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+31 Rank Up Rank Down
Jan 6, 2011
Wally isn't always (but most of the time IS) wrong to refuse to do the work.

I had just finished the safety course for new employees that showed me just how many ways you could kill and get killed on the job by ignoring the common sense: "If it sounds wrong, don't do it until you ask for clairification".

I was tasked to make a software modification to bypass gas flow, pressure and temperature limits for a piece of semiconductor process gear that could result in potential explosive results according to the company's process documentation.

Pointing out the conflicting document and the engineering change request, I asked for clarification UP the chain of command. That only brought pressure to "comply" from marketing and dept heads. Asking for an exemption sign-off signature from the safety group and having them refuse resulted in a stalemate and the project died. Didn't make any friends in high places.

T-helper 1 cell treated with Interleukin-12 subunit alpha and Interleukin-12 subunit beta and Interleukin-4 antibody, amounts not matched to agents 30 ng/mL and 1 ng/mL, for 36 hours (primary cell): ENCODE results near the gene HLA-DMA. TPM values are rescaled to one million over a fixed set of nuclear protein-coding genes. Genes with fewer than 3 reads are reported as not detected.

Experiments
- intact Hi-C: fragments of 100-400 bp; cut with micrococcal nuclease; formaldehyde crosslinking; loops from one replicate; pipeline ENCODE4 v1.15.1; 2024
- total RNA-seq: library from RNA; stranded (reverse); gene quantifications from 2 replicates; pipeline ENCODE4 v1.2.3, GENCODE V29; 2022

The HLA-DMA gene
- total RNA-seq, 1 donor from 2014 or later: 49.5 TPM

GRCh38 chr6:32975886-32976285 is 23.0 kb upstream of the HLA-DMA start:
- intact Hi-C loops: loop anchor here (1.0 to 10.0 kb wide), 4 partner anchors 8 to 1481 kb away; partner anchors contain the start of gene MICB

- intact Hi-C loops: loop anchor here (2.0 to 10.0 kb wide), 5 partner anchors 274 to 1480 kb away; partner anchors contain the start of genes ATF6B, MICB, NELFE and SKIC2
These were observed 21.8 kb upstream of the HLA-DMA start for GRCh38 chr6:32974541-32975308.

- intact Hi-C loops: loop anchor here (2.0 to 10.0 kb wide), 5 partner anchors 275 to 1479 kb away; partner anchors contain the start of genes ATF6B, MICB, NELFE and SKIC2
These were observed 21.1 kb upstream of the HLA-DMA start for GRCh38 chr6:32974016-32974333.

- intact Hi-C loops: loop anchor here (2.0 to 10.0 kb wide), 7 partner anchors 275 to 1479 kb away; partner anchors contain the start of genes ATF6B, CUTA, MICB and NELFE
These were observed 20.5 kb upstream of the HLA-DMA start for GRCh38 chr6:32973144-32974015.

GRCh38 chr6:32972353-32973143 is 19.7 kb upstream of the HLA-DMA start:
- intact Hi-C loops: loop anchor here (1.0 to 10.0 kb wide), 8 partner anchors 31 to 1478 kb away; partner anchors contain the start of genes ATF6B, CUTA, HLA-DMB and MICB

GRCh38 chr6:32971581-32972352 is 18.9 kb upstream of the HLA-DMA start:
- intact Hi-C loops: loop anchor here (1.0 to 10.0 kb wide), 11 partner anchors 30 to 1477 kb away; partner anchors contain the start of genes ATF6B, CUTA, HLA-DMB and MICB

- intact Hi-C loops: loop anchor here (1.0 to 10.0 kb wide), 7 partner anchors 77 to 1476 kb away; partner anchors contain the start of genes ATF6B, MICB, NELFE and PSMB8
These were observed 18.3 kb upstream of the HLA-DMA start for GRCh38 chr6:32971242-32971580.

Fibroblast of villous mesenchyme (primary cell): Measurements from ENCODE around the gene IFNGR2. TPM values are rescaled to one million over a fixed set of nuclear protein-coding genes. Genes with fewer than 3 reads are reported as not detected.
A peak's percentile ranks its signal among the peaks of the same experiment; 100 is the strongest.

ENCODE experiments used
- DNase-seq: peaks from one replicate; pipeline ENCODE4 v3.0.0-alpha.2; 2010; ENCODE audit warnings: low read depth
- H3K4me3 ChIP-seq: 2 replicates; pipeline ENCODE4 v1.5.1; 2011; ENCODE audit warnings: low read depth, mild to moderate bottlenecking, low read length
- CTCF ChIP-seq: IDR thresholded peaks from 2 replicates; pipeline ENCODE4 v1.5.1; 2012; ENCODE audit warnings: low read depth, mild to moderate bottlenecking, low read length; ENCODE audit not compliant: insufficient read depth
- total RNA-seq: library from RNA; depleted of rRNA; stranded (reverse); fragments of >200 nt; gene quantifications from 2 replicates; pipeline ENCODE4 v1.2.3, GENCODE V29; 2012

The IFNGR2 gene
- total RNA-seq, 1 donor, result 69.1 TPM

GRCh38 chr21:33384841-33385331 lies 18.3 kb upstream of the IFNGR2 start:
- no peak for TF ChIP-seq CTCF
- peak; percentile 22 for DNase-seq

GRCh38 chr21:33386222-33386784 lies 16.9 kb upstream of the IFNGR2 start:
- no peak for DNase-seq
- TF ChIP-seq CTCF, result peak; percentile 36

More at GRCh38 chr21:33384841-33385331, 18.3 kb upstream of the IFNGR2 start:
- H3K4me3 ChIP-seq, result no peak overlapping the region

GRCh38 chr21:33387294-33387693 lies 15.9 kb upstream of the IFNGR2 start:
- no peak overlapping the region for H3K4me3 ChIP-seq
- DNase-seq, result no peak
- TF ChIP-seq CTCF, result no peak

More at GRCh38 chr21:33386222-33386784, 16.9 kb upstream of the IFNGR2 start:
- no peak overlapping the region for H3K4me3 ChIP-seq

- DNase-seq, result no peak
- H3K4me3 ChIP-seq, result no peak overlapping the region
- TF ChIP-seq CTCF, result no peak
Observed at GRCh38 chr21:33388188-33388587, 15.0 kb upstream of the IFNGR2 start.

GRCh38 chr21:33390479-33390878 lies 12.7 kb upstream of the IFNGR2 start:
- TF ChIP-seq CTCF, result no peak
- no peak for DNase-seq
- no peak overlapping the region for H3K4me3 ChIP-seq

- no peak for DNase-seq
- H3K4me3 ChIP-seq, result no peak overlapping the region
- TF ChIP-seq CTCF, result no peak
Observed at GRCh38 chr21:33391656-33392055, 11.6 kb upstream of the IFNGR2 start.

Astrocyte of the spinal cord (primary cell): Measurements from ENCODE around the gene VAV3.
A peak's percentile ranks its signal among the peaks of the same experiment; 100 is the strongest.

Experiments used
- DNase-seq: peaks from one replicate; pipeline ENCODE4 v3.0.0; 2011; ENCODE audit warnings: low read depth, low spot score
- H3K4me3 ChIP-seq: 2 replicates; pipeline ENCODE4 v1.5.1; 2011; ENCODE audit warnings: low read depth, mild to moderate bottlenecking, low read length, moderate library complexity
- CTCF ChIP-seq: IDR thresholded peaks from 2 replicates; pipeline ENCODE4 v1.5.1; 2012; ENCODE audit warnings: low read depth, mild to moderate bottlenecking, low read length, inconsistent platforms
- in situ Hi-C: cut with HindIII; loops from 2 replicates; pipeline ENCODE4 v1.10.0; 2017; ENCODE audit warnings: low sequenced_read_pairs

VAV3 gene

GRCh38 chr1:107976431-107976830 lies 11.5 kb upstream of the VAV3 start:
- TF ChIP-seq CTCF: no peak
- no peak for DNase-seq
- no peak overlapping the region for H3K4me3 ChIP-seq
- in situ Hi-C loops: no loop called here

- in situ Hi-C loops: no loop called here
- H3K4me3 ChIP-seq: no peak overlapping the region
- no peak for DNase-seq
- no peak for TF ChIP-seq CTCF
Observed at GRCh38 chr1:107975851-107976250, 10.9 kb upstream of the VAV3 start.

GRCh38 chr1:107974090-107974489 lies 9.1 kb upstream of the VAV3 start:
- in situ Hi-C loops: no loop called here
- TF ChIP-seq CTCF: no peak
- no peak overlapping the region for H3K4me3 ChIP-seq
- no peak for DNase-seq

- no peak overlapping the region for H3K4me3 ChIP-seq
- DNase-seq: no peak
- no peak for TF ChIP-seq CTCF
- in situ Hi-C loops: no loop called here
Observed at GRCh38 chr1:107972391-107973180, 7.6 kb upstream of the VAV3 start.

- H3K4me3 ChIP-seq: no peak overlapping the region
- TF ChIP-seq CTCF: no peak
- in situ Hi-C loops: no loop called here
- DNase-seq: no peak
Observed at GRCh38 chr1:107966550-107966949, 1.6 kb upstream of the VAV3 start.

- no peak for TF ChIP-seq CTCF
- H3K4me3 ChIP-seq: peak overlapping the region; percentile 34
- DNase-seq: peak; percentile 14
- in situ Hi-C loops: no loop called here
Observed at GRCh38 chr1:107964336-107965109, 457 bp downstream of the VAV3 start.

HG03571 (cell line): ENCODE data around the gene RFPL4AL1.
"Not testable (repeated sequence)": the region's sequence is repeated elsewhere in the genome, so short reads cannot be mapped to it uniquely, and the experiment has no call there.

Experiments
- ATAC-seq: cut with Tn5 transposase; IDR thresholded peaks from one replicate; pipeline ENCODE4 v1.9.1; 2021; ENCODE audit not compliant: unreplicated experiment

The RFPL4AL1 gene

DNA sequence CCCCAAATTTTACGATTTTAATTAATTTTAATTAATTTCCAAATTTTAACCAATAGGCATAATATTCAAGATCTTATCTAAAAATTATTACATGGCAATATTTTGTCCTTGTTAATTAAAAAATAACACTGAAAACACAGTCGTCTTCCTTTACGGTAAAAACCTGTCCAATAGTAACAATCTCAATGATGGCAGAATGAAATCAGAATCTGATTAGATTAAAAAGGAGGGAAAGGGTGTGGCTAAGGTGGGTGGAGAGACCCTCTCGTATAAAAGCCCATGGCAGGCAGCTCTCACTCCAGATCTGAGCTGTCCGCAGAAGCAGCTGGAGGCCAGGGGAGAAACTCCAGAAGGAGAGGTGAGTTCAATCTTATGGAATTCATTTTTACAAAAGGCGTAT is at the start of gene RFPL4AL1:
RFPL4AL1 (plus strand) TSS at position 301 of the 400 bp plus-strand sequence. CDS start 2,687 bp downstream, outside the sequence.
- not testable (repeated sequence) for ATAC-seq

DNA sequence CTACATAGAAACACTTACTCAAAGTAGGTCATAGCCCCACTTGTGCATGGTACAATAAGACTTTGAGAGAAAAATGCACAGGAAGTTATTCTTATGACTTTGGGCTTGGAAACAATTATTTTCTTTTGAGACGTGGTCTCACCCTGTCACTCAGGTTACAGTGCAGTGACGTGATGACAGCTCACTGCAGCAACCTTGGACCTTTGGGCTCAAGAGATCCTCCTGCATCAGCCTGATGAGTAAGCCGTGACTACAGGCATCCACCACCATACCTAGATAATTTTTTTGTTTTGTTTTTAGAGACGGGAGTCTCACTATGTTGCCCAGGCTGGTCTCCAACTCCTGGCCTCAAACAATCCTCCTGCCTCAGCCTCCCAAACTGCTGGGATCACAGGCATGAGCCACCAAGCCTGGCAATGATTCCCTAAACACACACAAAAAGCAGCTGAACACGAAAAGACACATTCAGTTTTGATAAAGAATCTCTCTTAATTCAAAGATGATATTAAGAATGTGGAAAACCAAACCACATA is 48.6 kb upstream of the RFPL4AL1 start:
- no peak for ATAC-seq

I no longer work there.
+20 Rank Up Rank Down
Jan 6, 2011
Whenever I am handed a technical specification that allows for multiple interpretations, I like to write each on a scrap piece of paper, put them on the wall of my cubicle, and throw a dart...
+15 Rank Up Rank Down
Jan 6, 2011
... and maybe the 'clarification' would open up a 100 more possibilities
Jan 6, 2011
Doing nothing is the surest was to insure that no harm is done. Wally is most wise.
-12 Rank Up Rank Down
Jan 6, 2011
Wally has great ethics. To do nothing is the best way to prevent producing products that could do harm to the public. To ask for 'Clarification' is just asking for more BS.
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